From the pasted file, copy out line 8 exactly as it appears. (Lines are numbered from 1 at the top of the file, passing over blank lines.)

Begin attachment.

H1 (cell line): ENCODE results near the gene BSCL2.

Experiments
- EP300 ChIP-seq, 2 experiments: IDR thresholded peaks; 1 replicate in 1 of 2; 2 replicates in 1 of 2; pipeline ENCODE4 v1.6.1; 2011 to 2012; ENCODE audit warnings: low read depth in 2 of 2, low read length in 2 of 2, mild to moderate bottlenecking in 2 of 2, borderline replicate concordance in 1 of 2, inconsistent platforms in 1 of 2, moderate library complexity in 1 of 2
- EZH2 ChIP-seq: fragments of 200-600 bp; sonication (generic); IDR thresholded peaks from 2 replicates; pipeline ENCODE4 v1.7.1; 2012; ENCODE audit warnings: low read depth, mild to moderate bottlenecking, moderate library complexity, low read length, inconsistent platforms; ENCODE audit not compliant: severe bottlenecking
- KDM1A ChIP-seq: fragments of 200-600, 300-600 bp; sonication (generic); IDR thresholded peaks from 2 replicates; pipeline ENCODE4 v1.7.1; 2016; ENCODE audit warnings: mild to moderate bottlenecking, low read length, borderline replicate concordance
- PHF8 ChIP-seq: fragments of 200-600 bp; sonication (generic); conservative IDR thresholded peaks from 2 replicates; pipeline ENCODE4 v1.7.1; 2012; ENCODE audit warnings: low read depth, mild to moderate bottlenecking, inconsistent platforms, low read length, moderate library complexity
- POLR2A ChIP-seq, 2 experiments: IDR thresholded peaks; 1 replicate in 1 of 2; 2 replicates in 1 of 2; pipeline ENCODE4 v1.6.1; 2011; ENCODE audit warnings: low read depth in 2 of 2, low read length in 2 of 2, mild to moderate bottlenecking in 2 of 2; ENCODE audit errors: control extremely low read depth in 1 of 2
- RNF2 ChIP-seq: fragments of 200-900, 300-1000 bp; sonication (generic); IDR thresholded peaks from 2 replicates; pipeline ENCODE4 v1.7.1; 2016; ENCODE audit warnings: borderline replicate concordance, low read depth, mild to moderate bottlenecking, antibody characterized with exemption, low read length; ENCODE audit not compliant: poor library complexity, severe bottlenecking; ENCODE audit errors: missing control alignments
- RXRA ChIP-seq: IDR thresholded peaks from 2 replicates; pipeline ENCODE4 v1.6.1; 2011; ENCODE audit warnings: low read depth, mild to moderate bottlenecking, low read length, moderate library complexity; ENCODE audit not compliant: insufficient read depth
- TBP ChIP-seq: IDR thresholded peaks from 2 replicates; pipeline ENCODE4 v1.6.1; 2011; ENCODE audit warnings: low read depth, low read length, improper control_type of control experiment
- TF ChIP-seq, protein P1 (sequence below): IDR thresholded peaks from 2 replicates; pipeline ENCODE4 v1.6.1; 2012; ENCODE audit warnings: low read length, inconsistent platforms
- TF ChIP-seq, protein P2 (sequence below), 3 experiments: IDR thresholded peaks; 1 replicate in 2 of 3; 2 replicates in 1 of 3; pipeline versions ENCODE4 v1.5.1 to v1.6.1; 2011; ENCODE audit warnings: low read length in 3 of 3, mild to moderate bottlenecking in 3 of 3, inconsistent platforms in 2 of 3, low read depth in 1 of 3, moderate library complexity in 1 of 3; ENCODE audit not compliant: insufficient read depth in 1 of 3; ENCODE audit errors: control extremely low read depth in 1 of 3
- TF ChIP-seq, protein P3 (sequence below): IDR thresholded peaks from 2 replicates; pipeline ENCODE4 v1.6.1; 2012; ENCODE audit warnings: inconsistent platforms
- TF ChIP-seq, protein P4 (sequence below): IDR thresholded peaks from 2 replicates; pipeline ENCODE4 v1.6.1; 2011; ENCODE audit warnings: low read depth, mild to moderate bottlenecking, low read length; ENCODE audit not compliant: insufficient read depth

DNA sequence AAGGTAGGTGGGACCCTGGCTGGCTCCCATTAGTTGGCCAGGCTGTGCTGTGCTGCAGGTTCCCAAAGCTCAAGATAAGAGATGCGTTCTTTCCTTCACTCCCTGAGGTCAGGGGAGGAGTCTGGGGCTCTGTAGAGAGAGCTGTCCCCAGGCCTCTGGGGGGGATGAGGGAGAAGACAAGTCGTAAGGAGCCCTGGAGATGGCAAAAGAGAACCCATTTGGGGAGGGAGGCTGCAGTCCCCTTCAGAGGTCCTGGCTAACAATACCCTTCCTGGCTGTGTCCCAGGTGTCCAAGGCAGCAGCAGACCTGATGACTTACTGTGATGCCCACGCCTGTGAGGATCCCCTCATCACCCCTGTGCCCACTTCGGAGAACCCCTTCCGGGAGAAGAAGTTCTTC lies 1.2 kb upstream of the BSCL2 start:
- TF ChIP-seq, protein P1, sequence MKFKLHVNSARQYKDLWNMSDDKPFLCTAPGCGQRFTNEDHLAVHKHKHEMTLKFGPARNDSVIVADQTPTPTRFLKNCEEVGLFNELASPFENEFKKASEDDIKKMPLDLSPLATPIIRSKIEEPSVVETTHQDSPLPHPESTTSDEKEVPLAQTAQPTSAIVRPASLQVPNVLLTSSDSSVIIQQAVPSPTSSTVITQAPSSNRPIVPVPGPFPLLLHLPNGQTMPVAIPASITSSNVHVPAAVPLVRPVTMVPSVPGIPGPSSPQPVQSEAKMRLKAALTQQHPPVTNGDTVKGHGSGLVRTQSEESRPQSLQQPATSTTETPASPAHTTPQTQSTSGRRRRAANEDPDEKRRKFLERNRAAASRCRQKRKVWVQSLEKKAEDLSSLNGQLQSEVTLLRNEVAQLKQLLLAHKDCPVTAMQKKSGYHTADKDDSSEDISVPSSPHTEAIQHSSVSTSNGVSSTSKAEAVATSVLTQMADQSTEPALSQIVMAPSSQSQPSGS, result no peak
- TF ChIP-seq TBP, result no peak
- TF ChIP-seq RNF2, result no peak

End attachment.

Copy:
- RNF2 ChIP-seq: fragments of 200-900, 300-1000 bp; sonication (generic); IDR thresholded peaks from 2 replicates; pipeline ENCODE4 v1.7.1; 2016; ENCODE audit warnings: borderline replicate concordance, low read depth, mild to moderate bottlenecking, antibody characterized with exemption, low read length; ENCODE audit not compliant: poor library complexity, severe bottlenecking; ENCODE audit errors: missing control alignments